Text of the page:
Music of Thomas Larcher!
Recently I have become more acquainted with the music of Austrian composer Thomas Larcher. I found that his style got my immediate attention, because it is unconventional and frequently uses either slightly altered instruments or unusual groupings.
Thomas Larcher was born in Innsbruck, Austria in 1963. He studied piano and composition in Vienna, and his music to date includes a violin concerto, a piano concerto, and also some chamber music and orchestral music.
After his studies, Larcher embarked on a successful career as a concert pianist with a particular focus on new music. Heinz Holliger, Dennis Russell Davies, and Manfred Eicher were amongst the friends and colleagues who encouraged Larcher to pursue composition further. Following early compositions for piano – some of which he performed himself on the CD “Naunz”– he moved on to larger items of chamber music, including “Ixxu” in 2006, which in turn have led, over the years, to orchestral music. Last autumn Larcher’s piano piece “What becomes” attracted wide-spread attention when premiered by Leif Ove Andsnes.
Larcher’s recent pieces are marked by amazing sound imagination and great rhythmic energy. This recording features “Böse Zellen” and “Still”, respectively; as well as piano and viola concertos performed by Till Fellner and Kim Kashkashian with the Munich Chamber Orchestra conducted by Dennis Russell Davies. The CD also contains Larcher’s third string quartet “Madhares” which is played by the youthful French Quatuor Diotima.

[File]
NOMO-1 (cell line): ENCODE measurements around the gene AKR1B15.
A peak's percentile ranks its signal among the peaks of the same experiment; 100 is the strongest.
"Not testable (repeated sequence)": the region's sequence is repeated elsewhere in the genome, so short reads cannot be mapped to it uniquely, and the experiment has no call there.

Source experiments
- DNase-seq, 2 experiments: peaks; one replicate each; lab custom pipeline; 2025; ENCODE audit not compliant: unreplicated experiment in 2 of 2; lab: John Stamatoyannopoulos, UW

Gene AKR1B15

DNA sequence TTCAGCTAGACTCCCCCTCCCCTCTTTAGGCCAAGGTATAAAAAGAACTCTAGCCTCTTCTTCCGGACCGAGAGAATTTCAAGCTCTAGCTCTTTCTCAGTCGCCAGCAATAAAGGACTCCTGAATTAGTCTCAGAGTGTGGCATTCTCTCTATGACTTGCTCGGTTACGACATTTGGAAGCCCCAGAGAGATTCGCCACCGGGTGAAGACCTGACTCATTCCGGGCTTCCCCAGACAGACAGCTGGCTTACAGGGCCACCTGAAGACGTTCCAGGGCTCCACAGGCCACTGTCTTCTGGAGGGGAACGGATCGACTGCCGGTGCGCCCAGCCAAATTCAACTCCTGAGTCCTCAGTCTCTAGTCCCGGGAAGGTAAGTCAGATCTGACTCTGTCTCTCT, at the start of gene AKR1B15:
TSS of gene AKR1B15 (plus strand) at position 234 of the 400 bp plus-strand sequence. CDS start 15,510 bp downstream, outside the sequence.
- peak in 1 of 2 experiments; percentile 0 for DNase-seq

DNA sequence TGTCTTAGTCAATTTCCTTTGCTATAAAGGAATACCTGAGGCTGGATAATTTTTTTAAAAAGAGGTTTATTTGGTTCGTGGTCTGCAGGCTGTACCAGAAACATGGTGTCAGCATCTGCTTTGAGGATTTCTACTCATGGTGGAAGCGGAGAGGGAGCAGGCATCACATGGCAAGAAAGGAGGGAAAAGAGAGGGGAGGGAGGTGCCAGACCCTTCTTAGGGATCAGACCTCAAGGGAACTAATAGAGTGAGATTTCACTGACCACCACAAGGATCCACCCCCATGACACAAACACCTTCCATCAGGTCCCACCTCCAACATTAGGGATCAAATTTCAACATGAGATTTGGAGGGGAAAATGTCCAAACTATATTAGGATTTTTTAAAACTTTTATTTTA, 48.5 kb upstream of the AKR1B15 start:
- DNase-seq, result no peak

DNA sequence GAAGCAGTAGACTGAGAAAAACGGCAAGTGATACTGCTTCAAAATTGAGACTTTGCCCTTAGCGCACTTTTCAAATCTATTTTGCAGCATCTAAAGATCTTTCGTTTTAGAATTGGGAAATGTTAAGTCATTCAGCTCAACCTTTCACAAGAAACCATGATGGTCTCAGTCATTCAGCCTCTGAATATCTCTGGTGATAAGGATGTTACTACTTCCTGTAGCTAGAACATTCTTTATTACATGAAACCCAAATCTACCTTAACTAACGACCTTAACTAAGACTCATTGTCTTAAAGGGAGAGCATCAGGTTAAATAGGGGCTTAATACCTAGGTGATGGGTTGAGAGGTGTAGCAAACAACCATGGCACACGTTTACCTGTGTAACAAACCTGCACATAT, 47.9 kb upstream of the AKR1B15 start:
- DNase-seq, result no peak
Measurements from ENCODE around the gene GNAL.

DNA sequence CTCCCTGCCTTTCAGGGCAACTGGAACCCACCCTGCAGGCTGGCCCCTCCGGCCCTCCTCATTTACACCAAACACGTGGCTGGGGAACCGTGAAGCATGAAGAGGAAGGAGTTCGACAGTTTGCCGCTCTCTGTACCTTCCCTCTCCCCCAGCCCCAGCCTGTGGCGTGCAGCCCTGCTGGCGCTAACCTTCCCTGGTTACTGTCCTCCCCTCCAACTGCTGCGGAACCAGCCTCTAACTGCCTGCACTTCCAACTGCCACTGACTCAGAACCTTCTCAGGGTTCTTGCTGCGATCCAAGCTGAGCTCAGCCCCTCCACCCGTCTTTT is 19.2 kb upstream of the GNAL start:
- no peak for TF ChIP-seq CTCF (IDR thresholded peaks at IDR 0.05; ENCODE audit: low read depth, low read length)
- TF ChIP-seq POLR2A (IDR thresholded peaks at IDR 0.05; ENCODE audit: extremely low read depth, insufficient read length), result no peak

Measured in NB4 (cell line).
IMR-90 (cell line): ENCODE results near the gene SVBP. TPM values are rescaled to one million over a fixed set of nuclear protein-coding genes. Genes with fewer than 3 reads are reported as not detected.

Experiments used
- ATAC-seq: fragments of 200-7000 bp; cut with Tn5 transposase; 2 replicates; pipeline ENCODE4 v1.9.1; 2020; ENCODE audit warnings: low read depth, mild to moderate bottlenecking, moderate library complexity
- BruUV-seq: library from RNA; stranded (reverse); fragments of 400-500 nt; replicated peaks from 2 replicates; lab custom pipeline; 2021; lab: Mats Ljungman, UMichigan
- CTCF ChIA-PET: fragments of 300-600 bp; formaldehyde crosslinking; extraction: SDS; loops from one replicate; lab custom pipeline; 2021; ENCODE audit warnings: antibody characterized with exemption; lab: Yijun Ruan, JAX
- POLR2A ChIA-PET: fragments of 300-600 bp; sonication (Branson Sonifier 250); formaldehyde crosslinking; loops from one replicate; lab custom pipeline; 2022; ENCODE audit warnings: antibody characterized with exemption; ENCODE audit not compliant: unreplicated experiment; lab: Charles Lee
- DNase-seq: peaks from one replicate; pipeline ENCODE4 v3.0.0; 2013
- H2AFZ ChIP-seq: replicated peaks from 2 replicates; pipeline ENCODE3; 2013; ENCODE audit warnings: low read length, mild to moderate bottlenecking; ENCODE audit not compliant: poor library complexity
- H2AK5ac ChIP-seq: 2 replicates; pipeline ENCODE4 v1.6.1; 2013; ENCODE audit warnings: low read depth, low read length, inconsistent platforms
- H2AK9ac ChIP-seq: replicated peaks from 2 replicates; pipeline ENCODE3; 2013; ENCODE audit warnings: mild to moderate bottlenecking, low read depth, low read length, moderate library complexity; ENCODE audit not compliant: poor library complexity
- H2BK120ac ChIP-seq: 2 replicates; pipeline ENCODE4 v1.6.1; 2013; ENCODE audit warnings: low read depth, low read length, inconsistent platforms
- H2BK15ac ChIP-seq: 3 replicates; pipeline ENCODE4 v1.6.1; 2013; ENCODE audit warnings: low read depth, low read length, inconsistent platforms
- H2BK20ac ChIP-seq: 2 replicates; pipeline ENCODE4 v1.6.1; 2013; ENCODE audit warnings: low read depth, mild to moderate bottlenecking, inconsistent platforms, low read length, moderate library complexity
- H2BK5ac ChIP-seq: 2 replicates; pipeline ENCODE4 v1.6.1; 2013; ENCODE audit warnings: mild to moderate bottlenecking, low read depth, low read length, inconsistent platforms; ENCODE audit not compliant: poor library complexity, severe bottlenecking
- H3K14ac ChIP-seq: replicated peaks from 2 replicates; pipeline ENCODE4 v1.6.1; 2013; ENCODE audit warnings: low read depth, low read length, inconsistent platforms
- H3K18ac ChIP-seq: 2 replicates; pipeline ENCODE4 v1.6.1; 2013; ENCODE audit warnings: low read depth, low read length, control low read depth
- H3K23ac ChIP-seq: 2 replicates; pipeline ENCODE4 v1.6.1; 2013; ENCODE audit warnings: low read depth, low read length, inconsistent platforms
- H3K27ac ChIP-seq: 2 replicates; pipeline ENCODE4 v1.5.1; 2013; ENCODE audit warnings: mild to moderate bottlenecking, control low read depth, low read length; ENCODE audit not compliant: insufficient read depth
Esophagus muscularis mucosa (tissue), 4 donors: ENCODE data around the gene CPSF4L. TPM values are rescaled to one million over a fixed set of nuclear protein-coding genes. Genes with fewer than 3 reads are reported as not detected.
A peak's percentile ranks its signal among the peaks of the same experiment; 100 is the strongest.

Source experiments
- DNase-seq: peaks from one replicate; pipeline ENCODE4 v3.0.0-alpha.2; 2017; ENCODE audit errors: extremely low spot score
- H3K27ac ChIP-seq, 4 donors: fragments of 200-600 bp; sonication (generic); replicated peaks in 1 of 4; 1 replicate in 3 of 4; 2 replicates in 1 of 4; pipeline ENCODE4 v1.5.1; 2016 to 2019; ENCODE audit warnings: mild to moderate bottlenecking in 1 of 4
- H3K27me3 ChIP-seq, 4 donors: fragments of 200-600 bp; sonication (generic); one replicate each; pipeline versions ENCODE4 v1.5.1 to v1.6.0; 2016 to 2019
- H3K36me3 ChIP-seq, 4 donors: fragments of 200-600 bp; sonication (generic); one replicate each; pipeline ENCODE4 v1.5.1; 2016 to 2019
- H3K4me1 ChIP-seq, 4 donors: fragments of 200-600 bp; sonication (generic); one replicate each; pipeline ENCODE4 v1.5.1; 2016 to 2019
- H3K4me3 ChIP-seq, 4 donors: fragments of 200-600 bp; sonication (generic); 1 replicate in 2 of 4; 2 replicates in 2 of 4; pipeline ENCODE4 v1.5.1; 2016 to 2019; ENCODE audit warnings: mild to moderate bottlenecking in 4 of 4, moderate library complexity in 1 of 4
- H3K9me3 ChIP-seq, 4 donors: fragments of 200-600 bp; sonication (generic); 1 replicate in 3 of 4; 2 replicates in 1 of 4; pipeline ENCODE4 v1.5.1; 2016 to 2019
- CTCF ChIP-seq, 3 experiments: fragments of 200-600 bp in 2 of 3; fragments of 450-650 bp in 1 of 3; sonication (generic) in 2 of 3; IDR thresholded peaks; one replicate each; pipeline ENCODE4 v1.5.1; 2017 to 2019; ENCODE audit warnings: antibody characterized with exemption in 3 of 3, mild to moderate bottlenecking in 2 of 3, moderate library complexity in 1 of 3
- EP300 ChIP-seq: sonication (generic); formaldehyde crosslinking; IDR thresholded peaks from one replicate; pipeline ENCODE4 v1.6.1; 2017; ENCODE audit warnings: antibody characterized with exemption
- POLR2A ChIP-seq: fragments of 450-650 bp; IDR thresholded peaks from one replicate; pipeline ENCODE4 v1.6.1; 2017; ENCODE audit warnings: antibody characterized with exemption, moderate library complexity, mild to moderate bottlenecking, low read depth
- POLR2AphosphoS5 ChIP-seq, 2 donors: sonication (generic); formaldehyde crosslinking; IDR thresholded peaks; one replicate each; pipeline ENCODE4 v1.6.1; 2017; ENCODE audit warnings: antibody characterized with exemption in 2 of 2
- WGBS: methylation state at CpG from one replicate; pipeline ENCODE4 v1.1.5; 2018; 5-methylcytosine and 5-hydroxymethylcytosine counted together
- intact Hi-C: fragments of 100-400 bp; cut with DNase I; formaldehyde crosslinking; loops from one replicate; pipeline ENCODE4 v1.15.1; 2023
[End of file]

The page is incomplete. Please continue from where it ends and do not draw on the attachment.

Here is what the Press has said recently about Larcher’s music:
“Larcher ranges very widely in his influences, and most often well away from the mainstream of European music in the last 30 years…The romantic gestures and moments of frenzied activity of the viola work still recall Schnittke and Kancheli rather than anyone closer to home. Madhares is different again, yet far more distinctive in its unlikely blend of styles.” The Guardian, 6th May 2010 ***
“[Larcher’s] extraordinary, arresting, communicative music is one of this century’s wonders…[Madhares is] a work of haunting landscapes and dreams, stylistically disparate but fused by the composer’s astonishing ear and quizzical attitude to traditional forms.” The Times, 7th May 2010 ****
“[in Böse Zellen] it’s as if the piano is struggling to break free of its restrictions, until the tape is finally pulled off effecting a huge, unfocused polyphonic cluster which overwhelms the entire piece. The Madhares are less architecturally intriguing, but no less gripping.” The Independent, 13th May 2010 ****
Click below to hear Thomas Larcher in a conversation about his music: